1. Attracting our initial core group of clients and commercial litigators, many of whom are still practicing with the firm. These clients’ needs and litigators’ skills have been a foundation for our growth.
2. Focusing on high-stakes business litigation for both plaintiffs and defendants. It sharpens our courtroom skills and helps us always to think like a plaintiff, creatively and efficiently, no matter which side of the case we’re on.
3. Consistent recruiting of talented young lawyers and staff. We were fortunate to attract some of the best and brightest out of clerkships and law school over the years, like Dori Goldman, Bryce Callahan and Jim Zucker, who are at the core of the firm’s current and future achievements.
4. Early signature trial and appellate wins in and outside of Texas. We tend to keep a low profile in the profession and always have seen our client results as the best marketing for the firm.
5. Adding an outstanding appellate team. Combining a top group of appellate litigators – led by Greg Coleman, then Reagan Simpson, and now Connie Pfeiffer – elevated the firm in talent and national recognition. Integrating our appellate and trial teams has helped generate some of our best client wins.
6. Sticking to basics and relying on the commitment of our clients and team after Greg’s death. Losing a leader and friend can be a showstopper, but we persevered as a firm by focusing on good client service and abiding respect for each other.
7. Long-term pursuit of foster care reform in Texas. This litigation has been a journey for our whole team, one that continues to shape our pro bono commitment to the profession and our community.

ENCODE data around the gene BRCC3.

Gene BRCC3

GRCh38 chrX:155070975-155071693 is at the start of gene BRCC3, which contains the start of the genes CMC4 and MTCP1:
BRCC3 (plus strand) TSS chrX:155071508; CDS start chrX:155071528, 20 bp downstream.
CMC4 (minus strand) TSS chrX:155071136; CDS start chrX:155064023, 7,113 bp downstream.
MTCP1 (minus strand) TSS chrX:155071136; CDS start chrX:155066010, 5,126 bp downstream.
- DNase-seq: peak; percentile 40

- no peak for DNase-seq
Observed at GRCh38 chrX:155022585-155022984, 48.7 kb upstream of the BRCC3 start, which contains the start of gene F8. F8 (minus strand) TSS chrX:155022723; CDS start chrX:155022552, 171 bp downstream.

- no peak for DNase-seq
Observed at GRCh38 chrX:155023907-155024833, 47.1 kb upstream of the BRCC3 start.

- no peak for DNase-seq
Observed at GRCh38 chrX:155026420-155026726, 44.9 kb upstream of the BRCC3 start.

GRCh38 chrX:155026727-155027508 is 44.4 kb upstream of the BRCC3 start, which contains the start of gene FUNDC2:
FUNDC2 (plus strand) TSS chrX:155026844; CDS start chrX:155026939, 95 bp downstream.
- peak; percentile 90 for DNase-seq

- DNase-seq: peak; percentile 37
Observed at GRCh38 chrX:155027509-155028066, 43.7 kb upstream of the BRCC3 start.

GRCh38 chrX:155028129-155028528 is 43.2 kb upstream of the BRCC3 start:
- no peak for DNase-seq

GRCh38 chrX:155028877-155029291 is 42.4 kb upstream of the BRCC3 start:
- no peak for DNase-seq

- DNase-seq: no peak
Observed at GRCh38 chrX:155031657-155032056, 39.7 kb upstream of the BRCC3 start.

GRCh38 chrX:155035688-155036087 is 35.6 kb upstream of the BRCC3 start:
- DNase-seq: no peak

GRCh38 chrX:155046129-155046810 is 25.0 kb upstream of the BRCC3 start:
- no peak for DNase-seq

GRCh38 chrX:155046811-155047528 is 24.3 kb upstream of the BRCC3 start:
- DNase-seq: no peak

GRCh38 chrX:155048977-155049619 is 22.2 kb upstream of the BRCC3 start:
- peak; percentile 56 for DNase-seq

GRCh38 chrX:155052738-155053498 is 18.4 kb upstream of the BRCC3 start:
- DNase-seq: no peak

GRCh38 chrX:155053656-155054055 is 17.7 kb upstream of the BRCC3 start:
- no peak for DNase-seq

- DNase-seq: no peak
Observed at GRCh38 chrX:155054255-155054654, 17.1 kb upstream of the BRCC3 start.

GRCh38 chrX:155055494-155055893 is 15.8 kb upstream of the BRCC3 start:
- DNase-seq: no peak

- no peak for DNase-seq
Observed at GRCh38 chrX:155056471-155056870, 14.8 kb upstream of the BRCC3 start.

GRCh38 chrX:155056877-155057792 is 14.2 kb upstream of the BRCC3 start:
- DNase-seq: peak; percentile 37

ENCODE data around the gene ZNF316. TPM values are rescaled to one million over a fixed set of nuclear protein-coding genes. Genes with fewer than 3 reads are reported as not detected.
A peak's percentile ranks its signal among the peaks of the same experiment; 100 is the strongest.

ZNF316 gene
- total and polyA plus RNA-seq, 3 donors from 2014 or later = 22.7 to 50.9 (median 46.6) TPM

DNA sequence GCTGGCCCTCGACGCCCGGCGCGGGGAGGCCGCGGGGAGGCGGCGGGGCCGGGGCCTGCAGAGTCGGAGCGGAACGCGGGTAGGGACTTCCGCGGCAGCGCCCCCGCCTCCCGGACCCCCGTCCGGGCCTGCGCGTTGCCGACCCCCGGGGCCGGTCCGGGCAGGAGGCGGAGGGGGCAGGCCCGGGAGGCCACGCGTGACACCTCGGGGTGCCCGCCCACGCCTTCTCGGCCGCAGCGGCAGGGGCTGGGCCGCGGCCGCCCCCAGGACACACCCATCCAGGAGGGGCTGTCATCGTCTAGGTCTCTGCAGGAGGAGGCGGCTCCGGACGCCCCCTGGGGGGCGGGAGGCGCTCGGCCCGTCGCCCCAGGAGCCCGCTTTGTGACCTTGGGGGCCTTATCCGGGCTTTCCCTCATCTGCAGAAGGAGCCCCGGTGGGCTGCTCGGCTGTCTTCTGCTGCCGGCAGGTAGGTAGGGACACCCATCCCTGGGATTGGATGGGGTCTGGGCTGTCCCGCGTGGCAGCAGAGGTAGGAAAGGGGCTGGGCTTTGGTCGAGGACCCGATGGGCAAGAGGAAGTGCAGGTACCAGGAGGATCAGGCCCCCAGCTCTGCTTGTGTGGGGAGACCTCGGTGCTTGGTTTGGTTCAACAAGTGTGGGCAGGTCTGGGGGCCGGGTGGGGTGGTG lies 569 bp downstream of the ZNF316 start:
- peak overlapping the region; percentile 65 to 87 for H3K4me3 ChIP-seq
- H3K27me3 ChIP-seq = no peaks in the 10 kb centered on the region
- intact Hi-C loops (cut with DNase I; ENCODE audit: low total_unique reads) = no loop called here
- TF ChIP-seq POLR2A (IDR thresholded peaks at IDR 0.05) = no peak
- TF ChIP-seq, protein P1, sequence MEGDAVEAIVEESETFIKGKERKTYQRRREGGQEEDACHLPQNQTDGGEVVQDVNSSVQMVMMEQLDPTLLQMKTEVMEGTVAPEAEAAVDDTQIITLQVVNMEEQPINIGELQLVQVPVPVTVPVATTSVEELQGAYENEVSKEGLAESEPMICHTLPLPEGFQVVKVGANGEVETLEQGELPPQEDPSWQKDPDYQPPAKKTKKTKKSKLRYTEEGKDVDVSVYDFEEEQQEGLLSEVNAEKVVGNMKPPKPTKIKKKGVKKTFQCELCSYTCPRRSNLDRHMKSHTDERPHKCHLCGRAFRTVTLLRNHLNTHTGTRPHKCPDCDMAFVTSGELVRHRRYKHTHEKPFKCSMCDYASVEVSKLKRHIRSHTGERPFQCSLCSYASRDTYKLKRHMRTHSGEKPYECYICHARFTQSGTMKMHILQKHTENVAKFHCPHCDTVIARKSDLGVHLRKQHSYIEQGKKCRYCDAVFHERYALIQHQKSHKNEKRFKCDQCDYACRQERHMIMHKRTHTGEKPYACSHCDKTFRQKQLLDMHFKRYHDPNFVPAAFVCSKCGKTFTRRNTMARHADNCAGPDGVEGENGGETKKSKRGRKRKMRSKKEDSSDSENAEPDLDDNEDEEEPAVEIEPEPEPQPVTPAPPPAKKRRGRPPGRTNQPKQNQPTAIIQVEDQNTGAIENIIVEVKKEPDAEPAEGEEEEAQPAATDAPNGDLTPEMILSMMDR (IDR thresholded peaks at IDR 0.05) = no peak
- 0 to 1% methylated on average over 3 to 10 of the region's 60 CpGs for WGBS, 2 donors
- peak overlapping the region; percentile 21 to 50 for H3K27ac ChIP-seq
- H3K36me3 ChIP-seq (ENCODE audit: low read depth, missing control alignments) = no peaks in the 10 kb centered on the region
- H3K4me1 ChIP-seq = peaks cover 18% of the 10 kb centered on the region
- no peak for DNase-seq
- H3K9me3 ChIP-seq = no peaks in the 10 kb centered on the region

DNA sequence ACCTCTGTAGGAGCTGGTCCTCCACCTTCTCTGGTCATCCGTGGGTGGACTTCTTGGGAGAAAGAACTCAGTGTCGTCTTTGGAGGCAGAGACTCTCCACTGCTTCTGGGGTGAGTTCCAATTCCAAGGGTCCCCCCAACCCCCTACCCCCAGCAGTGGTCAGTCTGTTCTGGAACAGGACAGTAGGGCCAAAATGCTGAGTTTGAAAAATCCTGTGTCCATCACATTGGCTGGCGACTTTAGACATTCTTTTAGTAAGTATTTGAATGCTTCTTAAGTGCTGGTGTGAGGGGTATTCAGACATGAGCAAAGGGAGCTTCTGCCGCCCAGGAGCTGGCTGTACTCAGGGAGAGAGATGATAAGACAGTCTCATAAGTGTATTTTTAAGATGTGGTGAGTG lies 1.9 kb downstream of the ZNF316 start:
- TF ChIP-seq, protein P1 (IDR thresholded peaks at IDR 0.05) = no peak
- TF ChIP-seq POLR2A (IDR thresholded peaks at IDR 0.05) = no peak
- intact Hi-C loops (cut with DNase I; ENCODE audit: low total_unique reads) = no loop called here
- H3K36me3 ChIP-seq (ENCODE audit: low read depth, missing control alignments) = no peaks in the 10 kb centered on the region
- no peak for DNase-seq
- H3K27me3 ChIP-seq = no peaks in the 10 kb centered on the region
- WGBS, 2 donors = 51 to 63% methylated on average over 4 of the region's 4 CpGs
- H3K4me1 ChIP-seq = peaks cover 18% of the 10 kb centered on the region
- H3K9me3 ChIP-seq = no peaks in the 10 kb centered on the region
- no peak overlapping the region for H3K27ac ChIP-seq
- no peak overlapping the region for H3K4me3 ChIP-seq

8. Great success in selected lateral partner hiring. As our clients’ needs have grown, we realized that our lean team needed to grow. So, we’ve been joined in recent years by top young litigators – like Tim McConn, Connie [Pfeiffer] and Tracy LeRoy – who are talented, collaborative, respected, hungry and ready to lead the firm into our next 25 years.
9. Emerging as a go-to trial team. Over the years, our clients increasingly have hired us to jump into tough cases, help craft and deliver the best trial story and divide up the in-court work with their outstanding corporate counsel.
10. Lots of hard work, perseverance and faith throughout. Achieving something meaningful is never easy. We’ve had plenty of challenges, but our team never gives up.
The Texas Lawbook asked Paul Yetter to identify what he believes are the top 10 firm trial and appellate successes during the past 25 years. Here are his top 10:
1. Won a $136 million fraud verdict for an Australian company in a rural Nevada state court, and settled it for $116 million, in a dispute over a failed copper mine.
2. Defended the Methodist Hospital in its split with Baylor College of Medicine in disputes over charitable funds, research/education programs, physician retention and more.
3. Won a judgment for NRG in San Antonio state court in a $32 billion suit by the City of San Antonio that challenged expansion/funding of the South Texas Nuclear Project.
4. Won liability and remedial orders, affirmed by the Fifth Circuit, in institutional reform litigation against the State of Texas to protect a class of 12,000 foster children.
5. Secured a $225 million-plus settlement for American Airlines during an antitrust trial in Fort Worth state court arising from a group boycott organized by its main ticket distributor.
6. Secured a judgment for Transocean on an appeal to the Fifth Circuit in a dispute over $750 million in insurance coverage arising from the Deepwater Horizon disaster in the Gulf.
7. Won a $152 million antitrust verdict for startup MM Steel, affirmed by the Fifth Circuit, in a dispute over a group boycott by competing steel plate distributors and suppliers.
8. Won a $107 million civil rights verdict for two families against Sacramento County in California federal court after being arbitrarily run out of the gravel mining business.
9. Won a take-nothing verdict for Southwestern Energy in Arkansas federal court in a $300 million dispute over royalty payments to a class of 12,000 landowners.
10. Secured a no-payment dismissal for the former CEO of Cheniere Energy in Houston state court in a $400 million dispute over his development of a critical new LNG project.